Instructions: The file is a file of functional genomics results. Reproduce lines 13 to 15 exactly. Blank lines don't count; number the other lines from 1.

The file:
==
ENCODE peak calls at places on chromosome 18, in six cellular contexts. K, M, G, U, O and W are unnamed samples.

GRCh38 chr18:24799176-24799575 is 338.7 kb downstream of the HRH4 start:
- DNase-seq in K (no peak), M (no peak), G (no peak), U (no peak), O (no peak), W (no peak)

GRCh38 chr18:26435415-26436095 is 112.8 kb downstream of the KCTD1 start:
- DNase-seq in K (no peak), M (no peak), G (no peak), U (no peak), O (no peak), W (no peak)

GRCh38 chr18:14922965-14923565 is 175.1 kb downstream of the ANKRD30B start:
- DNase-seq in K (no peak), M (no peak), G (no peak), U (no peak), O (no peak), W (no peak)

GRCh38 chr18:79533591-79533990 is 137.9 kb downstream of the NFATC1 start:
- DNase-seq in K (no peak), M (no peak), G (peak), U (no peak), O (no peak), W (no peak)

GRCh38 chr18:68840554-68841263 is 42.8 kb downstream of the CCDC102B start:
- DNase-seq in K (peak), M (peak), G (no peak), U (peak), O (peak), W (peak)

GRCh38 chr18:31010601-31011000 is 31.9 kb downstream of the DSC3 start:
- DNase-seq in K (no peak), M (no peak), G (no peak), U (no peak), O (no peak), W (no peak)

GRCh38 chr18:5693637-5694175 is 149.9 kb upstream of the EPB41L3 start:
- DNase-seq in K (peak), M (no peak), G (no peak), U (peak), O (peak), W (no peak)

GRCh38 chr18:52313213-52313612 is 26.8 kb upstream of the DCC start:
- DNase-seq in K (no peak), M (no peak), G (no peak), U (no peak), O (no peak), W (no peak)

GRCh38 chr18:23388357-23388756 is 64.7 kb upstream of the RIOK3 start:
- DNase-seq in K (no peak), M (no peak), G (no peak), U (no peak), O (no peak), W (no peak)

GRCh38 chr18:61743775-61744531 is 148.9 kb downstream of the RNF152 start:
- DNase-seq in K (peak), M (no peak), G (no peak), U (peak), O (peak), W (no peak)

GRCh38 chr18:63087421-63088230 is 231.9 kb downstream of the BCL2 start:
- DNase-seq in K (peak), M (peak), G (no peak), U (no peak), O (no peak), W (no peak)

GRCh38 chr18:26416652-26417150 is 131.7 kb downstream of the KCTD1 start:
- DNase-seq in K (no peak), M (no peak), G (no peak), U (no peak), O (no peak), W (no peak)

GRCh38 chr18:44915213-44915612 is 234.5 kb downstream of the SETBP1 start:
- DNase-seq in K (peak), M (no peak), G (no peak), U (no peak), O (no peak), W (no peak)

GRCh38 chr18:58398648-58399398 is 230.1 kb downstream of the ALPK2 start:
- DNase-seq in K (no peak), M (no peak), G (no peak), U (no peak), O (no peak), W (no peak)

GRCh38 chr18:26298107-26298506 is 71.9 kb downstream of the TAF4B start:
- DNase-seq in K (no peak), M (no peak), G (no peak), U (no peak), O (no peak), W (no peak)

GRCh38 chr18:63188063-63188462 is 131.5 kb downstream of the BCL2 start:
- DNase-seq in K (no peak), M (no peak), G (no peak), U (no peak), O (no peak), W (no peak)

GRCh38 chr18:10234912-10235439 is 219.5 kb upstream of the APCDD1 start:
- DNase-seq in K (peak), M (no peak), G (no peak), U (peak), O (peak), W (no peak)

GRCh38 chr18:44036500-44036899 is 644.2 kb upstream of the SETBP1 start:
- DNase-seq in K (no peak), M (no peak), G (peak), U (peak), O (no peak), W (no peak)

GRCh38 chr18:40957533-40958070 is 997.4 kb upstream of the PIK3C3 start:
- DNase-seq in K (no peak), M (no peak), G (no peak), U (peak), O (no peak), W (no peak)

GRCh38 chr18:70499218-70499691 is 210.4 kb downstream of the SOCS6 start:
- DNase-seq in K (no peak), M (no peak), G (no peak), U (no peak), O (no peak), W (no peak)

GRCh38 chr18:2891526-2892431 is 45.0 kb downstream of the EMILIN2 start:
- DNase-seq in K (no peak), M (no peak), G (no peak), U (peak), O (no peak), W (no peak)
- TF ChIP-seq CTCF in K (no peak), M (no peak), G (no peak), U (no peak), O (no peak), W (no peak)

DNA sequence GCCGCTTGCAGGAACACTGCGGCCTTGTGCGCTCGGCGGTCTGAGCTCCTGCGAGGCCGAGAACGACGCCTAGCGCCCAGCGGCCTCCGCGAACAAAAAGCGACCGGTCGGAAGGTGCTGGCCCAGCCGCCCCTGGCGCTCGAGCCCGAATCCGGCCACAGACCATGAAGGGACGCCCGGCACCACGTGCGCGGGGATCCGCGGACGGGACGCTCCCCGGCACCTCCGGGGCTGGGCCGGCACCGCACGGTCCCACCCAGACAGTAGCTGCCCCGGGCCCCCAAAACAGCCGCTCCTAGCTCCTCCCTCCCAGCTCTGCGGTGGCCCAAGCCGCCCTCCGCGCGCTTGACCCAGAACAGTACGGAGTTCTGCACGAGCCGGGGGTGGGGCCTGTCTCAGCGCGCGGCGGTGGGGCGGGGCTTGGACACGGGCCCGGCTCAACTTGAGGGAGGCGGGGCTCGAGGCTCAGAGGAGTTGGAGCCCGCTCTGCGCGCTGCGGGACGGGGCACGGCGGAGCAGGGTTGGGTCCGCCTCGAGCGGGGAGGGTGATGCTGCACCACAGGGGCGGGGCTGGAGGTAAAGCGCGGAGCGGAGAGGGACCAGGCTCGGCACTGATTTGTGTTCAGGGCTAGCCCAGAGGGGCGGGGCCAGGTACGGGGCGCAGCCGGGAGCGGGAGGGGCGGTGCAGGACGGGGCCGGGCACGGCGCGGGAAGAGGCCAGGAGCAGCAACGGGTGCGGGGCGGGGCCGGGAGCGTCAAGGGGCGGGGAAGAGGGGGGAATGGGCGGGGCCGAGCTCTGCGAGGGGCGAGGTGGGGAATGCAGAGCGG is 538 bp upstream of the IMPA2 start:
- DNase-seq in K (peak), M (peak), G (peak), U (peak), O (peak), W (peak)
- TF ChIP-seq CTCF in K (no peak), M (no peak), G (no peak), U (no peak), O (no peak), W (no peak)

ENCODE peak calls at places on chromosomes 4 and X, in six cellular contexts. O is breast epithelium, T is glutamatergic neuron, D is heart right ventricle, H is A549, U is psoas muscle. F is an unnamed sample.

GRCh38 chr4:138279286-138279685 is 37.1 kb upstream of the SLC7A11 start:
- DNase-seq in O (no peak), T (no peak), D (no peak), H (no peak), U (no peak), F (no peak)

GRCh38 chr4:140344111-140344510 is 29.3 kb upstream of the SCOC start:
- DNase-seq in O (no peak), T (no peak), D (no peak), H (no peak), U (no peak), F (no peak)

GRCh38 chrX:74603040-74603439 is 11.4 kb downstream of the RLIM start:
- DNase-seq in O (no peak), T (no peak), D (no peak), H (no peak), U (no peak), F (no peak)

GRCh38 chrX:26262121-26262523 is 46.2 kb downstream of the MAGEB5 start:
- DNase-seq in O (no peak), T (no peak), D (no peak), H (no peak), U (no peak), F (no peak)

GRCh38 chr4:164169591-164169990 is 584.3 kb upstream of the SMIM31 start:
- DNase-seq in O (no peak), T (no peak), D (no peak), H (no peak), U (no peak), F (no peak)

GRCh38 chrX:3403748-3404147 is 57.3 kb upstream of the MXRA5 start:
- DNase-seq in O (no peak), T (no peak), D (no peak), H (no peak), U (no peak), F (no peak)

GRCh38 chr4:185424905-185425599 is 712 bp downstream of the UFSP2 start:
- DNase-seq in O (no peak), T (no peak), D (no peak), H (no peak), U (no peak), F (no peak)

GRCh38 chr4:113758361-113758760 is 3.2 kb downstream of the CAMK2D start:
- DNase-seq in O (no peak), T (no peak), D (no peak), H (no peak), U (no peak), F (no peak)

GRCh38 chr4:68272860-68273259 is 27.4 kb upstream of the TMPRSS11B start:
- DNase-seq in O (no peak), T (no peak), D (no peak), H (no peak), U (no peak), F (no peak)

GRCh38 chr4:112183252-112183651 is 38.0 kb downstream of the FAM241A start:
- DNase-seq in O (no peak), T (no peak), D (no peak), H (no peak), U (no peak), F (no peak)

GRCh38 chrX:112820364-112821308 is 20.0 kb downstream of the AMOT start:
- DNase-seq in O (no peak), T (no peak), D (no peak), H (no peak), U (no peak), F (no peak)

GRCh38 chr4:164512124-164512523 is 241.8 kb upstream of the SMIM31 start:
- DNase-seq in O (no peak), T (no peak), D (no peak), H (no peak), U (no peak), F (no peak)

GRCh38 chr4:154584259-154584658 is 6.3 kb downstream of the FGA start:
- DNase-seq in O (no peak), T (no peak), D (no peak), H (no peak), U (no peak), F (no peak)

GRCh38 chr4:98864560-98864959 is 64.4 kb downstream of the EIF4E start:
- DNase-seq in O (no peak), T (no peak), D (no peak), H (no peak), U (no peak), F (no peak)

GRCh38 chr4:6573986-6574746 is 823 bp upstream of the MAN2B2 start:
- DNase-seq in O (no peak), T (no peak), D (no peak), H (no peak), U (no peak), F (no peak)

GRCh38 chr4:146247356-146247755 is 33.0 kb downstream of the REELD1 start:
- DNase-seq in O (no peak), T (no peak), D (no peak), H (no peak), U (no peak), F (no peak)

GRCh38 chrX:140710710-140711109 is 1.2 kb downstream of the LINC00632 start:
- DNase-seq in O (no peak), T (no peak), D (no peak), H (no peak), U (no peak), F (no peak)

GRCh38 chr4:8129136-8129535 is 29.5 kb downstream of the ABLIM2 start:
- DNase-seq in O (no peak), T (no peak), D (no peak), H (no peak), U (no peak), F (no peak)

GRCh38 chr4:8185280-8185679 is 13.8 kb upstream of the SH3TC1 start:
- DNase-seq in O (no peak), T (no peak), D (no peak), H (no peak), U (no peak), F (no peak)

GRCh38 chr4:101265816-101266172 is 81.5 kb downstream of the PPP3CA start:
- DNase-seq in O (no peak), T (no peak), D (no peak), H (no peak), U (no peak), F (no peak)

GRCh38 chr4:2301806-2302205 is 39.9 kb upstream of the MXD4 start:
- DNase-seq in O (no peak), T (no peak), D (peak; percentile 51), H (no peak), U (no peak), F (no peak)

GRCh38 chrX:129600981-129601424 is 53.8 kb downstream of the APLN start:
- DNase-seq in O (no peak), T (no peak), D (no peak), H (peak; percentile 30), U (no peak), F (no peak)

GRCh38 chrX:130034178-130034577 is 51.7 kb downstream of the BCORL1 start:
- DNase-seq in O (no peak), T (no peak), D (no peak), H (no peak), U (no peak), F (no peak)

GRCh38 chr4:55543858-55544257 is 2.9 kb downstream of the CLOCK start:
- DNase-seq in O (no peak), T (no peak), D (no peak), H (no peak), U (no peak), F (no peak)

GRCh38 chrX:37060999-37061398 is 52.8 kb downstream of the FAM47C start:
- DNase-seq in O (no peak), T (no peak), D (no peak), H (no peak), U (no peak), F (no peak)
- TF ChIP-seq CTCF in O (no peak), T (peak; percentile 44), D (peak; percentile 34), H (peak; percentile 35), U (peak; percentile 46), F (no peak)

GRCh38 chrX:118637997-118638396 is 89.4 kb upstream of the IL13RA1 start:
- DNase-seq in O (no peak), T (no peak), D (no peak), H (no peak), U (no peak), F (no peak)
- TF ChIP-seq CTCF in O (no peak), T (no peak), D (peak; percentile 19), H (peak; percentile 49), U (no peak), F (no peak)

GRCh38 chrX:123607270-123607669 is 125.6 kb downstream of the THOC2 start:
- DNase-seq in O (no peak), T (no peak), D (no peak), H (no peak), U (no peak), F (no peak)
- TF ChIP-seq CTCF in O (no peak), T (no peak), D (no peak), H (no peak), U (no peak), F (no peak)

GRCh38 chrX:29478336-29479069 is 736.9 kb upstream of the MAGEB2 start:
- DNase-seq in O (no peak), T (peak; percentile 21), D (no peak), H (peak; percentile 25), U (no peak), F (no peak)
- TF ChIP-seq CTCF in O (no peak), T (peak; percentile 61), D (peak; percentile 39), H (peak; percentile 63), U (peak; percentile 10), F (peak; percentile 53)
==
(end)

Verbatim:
- DNase-seq in K (no peak), M (no peak), G (no peak), U (no peak), O (no peak), W (no peak)

GRCh38 chr18:5693637-5694175 is 149.9 kb upstream of the EPB41L3 start:
- DNase-seq in K (peak), M (no peak), G (no peak), U (peak), O (peak), W (no peak)